Race and the Digital: Racial Formation and 21st Century Technologies


Years of history have shown that Americans have had waves of hostility toward different immigrant groups across time, from Irish to German to Chinese, and that they have had accompanying exclusionary policies for each. In their article, “An Analysis of Public Opinion Toward Undocumented Immigration”, Thomas J. Espenshade and Charles A. Calhoun suggest that these concentrated, very prevalent, hostile attitudes towards the current [largest] wave of immigrants can be, perhaps explained by the rise in neo-restrictionism during the 1970s and 1980s. This includes fears associated with economic insecurity and anxiety toward “undesirable cultural traits” of immigrants as well as the concern over “illegal” immigration (Espenshade 1993). Additionally, evidence suggests that illegal immigration [to Southern California] provokes normative reactions related to strong attachments to the use of the English language (Espenshade 1993). All of this leads me to conclude that the hostile attitudes toward immigrants (in general, and aggravated by the undocumented status) is rooted from the fear of “cultural intrusion” and economic disadvantage, which is then authenticated and spread by various media outlets in their discourse of the immigrant population. The psychological study, Can Media Create Public Opinion?, reveals that media does in fact bias people’s perception through its unrepresentative view of the world, creating social norms and giving it the power to “build bridges as well as destroy them” (Anastasio, Rose, Chapman 2011). All of this highlights the importance of the public narrative and media, which the DREAMer movement's own individuals have been utilizing to shape their own narrative. Immigration has always been condemned and welcomed according to the nations needs. In relation to Latinos, the Bracero Program of the 1940s exhibited an example of American recruitment on Mexican soil (Mexican laborers sustained the agricultural sector during World War II). Currently, however, we have presidential candidate, Donald Trump, making defamatory claims and threatening to deport all undocumented migrants if elected. However, DREAMers combat this, by telling their stories. They tell of their "American-ness", of their dreams to become college-educated and contribute to the nation that has seen them grow.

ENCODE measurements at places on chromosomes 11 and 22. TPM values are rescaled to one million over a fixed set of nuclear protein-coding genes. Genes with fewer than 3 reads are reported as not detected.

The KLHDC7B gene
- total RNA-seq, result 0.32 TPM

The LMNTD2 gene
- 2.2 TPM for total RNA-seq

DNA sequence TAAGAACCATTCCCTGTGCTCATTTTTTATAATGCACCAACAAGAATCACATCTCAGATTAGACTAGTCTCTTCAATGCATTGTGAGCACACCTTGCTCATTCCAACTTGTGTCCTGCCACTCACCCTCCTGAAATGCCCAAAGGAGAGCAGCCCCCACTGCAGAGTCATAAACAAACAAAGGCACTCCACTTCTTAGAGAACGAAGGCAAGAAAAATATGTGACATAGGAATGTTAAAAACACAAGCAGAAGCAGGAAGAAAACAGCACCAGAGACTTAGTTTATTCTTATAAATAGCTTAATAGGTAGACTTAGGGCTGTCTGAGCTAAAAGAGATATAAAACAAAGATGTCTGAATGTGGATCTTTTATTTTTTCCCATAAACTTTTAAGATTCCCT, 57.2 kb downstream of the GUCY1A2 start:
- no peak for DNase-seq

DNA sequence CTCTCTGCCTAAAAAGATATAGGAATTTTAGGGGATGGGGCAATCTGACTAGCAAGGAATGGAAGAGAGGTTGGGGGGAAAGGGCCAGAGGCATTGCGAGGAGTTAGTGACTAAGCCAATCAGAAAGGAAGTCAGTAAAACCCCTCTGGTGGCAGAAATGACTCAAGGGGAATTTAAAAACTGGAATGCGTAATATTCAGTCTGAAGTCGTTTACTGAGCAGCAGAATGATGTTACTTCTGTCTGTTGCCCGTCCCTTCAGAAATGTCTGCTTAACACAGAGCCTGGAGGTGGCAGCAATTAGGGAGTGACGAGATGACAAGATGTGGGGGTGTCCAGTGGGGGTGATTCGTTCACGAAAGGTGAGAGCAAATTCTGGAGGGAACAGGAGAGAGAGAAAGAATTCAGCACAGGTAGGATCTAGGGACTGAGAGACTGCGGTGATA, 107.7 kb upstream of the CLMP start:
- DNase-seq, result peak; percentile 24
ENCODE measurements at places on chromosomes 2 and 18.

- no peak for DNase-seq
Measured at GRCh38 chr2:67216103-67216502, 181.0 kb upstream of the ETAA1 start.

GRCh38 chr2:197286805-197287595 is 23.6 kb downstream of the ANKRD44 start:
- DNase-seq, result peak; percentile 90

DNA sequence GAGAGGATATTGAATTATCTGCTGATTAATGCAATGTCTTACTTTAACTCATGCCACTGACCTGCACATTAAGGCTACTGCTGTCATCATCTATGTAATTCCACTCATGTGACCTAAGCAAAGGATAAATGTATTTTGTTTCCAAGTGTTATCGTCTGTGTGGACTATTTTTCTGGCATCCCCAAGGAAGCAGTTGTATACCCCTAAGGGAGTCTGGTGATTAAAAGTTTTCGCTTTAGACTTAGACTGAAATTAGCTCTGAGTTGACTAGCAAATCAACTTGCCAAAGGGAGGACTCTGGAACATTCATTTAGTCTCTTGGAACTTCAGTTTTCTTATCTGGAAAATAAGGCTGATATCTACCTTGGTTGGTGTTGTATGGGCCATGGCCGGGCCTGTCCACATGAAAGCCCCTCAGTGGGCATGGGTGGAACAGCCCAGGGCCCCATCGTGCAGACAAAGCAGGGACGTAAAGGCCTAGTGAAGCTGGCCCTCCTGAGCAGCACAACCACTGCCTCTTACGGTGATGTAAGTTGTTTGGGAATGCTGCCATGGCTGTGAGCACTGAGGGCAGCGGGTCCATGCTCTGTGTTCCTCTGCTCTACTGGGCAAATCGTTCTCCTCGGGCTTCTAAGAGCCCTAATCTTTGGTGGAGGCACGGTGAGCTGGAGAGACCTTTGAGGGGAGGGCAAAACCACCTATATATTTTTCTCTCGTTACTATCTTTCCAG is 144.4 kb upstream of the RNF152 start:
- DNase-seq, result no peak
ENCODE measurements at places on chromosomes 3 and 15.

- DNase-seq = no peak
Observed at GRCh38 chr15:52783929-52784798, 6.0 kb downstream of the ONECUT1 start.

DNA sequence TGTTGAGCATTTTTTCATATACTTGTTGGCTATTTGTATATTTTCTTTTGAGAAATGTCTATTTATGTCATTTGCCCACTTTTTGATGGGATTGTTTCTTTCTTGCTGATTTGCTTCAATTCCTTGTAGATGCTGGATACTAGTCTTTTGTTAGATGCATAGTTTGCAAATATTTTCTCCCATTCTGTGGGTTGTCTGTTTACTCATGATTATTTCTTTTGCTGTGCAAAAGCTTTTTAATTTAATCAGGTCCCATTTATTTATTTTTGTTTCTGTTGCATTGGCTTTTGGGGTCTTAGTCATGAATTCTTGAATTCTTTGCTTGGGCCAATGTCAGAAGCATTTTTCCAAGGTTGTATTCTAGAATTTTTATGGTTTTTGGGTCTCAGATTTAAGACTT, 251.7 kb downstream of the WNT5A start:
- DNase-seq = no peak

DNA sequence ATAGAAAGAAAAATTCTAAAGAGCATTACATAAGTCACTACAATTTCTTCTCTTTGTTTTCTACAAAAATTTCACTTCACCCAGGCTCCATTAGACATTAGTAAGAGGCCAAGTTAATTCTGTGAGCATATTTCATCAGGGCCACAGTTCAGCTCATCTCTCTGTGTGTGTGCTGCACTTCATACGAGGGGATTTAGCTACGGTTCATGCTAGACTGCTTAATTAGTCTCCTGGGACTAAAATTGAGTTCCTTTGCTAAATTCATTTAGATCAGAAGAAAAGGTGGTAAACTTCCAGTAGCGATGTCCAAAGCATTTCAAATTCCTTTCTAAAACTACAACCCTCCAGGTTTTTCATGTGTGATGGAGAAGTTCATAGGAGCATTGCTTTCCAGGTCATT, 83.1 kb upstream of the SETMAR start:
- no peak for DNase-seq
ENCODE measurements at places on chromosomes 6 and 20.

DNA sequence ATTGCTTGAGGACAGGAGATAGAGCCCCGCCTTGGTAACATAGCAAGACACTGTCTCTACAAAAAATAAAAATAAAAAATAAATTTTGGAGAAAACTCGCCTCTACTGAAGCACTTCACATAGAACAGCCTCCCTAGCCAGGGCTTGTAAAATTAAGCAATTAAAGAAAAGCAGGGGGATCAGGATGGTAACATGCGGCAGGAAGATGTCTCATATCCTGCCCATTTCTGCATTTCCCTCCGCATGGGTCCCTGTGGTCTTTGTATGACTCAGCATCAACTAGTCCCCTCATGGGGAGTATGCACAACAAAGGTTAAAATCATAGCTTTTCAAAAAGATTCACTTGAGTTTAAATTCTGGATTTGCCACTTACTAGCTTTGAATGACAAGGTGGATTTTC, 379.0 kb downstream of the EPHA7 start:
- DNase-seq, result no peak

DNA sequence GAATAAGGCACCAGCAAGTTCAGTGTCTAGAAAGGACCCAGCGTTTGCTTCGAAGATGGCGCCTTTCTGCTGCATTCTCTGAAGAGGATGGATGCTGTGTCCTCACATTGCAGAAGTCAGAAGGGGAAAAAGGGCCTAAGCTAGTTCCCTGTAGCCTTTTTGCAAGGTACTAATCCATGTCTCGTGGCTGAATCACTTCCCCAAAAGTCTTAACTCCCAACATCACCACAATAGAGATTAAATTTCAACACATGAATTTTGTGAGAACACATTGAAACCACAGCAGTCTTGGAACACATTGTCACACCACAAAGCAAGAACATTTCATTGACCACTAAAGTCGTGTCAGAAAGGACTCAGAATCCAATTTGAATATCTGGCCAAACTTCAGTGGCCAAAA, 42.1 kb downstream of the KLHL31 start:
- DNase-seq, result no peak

Furthermore, Constanza-Chock also writes:

Public narrative is a key mechanism for the production of collective identity and for social movement formation. The messages and frames employed in that narrative have important implications for the kind of movement that emerges. In a certain sense, whoever controls the story controls — or at least shapes — the movement. Indeed, over the past decade, DREAM activists have struggled mightily over the public narrative that swirls around them... Today, in 2014, storytelling strategy continues to be an important component of immigrant rights organizing.

As explained in the previous section, the narrative that surrounds the DREAMers evoke images of students in graduation cap and gowns, of young children with dreams who strive to be productive white-collar workers of the U.S. Although there are many ways that the use of new media engagement has invigorated the movement, one of the most potent has been the "storytelling" strategy which humanizes the movement and through the dispersal of the individual stories creates an aura of sympathy/empathy and empowerment (examples to be provided in the digital supplement section).  

The effectiveness of this strategy can be seen in a simple google search which produces:

On the other hand, if you search undocumented immigrants, the online presence is notably less potent. Below are the first and second pages of the google search which do not have the same types of strong images. This can be seen a a demonstration of the digital divide that the adults of the immigrant rights movement face in comparison to their younger dreamer counterparts. This refers to questions of access and knowledge by certain communities (Gilbert 2010). Indeed, adult migrants face many barriers to the access of digital technologies (like the internet), like lack of resources and capital (including time, money, spaces of education, etc.)

As internet access spreads and becomes a vital part of the everyday lives of many people in the U.S., the content they consume is important as it feeds their thoughts and influences their opinions. 

This page has paths:

This page references: